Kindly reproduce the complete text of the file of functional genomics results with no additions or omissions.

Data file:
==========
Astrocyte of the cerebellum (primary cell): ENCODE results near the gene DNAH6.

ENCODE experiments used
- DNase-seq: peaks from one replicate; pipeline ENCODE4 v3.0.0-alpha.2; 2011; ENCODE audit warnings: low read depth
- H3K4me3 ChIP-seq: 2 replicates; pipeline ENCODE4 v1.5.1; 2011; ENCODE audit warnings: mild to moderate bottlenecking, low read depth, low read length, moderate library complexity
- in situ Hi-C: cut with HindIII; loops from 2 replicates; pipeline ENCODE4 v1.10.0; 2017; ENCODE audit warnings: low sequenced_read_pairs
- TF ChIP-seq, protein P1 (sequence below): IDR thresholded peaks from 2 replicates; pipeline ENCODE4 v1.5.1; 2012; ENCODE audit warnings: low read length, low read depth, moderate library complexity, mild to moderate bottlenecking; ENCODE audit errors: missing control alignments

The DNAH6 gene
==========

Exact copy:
Astrocyte of the cerebellum (primary cell): ENCODE results near the gene DNAH6.

ENCODE experiments used
- DNase-seq: peaks from one replicate; pipeline ENCODE4 v3.0.0-alpha.2; 2011; ENCODE audit warnings: low read depth
- H3K4me3 ChIP-seq: 2 replicates; pipeline ENCODE4 v1.5.1; 2011; ENCODE audit warnings: mild to moderate bottlenecking, low read depth, low read length, moderate library complexity
- in situ Hi-C: cut with HindIII; loops from 2 replicates; pipeline ENCODE4 v1.10.0; 2017; ENCODE audit warnings: low sequenced_read_pairs
- TF ChIP-seq, protein P1 (sequence below): IDR thresholded peaks from 2 replicates; pipeline ENCODE4 v1.5.1; 2012; ENCODE audit warnings: low read length, low read depth, moderate library complexity, mild to moderate bottlenecking; ENCODE audit errors: missing control alignments

The DNAH6 gene